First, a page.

Transparent Health Marketplace raised a $30 million Series C led by ARTIS Ventures. THM’s marketplace connects payors to providers via an “open platform featuring market-driven pricing.”

* Remember back in November when virtual autism clinic Sprout Therapy quietly raised $33 million? Well, board member (General Catalyst) Hemant Taneja and Sprout CEO and Co-founder Yury Yakubchyk, Jr. just raised another $30 million without any fanfare.

Recent Mayo Clinic spin-out Anumana raised a $25.7 million Series A led by its co-founders Mayo Clinic and nference along with Matrix Capital Management, Matrix Partners, and NTTVC. “Anumana will use the investment to fund further development and commercialization of AI-enabled ECG and multimodal algorithms for clinical care.”

Oncology clinical informatics company VieCure raised a $25 million Series A led by Northpont Ventures.

1upHealth has raised a $25 million Series B led by F-Prime Capital. The company has built a FHIR-enabled platform “used by dozens of health plans, providers, app developers, and pharma companies.”

Home healthcare equipment and medical devices online store Tomorrow Health raised a $25 million Series A led by Andreessen Horowitz.

Vericred raised a $23 million Series B led by Aquiline Technology Growth. Vericred self-describes as a data services company that powers “digital quote-to-card experiences in health insurance and benefits.”

* Consumer health activation company WellTok quietly raised another $17.4 million.

Medchart raised $17 million across its seed and Series A rounds, which were both led by Crosslink Capital and Golden Ventures. “Medchart lets businesses easily, securely, and cost-effectively access and exchange patient-authorized digital health information for everything from life sciences real-world evidence or insurance underwriting to legal claims.”

Digital therapeutic company Renovia, which is focused on pelvic floor disorders, raised a $17 million Series C.

Predictive algorithms for Chronic Kidney Disease company pulseData raised $16.5 million.

Telemedicine company Ophelia Health, which is focused on opioid use disorder, raised $15 million.

* Health staffing company ConnectRN quietly raised $14.1 million.

* Virtual clinic and health insurance for pets startup Pawp quietly raised $13.3 million.

Seqster raised a $12 million Series A led by OmniHealth Holdings with help from Takeda Digital Ventures and 23andMe CEO and founder Anne Wojcicki. The company self-describes as “a SaaS-based healthcare technology company that enables organizations to drive efficient healthcare via comprehensive medical records (EHR), individual genomic profiles (DNA), and personal health device data.”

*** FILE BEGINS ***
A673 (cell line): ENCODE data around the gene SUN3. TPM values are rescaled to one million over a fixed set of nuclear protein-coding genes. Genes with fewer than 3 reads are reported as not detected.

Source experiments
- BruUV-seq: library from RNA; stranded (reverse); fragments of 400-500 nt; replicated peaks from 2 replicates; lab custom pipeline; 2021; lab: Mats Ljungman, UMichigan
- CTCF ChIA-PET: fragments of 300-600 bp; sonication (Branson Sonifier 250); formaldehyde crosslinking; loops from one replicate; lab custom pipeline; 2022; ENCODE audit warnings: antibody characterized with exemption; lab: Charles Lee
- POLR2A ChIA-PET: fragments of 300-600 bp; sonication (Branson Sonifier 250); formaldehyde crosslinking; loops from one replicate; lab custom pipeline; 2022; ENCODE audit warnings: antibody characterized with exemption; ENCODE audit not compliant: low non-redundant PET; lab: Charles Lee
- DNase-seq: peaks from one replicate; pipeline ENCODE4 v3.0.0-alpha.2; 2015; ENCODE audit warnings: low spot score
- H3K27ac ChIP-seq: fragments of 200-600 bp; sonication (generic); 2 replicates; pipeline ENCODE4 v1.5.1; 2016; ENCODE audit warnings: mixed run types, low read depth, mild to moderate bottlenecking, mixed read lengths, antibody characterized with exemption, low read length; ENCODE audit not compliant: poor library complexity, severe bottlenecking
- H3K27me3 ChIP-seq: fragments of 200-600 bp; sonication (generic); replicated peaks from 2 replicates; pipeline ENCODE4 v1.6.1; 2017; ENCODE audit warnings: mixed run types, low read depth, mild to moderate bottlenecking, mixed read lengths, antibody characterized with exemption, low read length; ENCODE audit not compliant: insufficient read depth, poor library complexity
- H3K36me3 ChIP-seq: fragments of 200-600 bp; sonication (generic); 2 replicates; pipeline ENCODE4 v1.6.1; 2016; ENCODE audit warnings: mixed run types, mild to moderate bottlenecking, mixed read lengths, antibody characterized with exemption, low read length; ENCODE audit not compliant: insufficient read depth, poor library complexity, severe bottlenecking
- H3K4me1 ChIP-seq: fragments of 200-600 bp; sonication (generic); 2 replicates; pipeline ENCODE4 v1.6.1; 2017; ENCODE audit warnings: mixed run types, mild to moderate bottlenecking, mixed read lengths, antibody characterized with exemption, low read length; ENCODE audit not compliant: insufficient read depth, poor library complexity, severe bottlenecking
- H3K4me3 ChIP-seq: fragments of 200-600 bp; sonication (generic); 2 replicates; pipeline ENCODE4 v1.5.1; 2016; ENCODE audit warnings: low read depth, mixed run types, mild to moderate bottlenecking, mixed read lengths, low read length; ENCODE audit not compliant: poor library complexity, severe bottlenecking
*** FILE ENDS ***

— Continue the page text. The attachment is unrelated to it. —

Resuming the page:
Male fertility startup Legacy raised a $10 million Series A led by FirstMark Capital.

De-centralized clinical trials company Lightship quietly raised $10 million in debt, options, and other securities. Site

* Datacubed Health quietly added about another $3 million for its patient-facing app for clinical trial retention and engagement. Site

DignifiHealth, which offers a wide range of digital health services including remote patient monitoring, PBM services, telemedicine, and more, raised a $7 million seed round from undisclosed investors.

Moving Analytics, a telehealth cardiac rehab company, raised a $6 million Series Seed-2 led by Aphelion Capital.

Recent Mayo Clinic spinout Lucem Health raised a $6 million Series A led by founders Mayo Clinic and Commure. “Lucem Health will use the investment to build out its platform for serving AI-generated diagnostic insights to the point of care.”

PyrAmes, a digital continuous blood pressure monitor company, raised a $6 million Series A led by GSR Ventures.

* Prescription delivery startup ScriptDrop quietly raised $5.9 million in debt (promissory note convertible into equity). Site

Aloe Care Health, makers of a voice-activated medical alert system and caregiver support platform, raised $5 million from City Light, Laerdal’s new Million Lives Fund, the Springbank Collective, and Drumbeat Ventures.

SentiAR, which offers augmented reality visualization software for interventional procedures, raised a $5.1 million Series A from new investor TechWald Holding and its existing backers.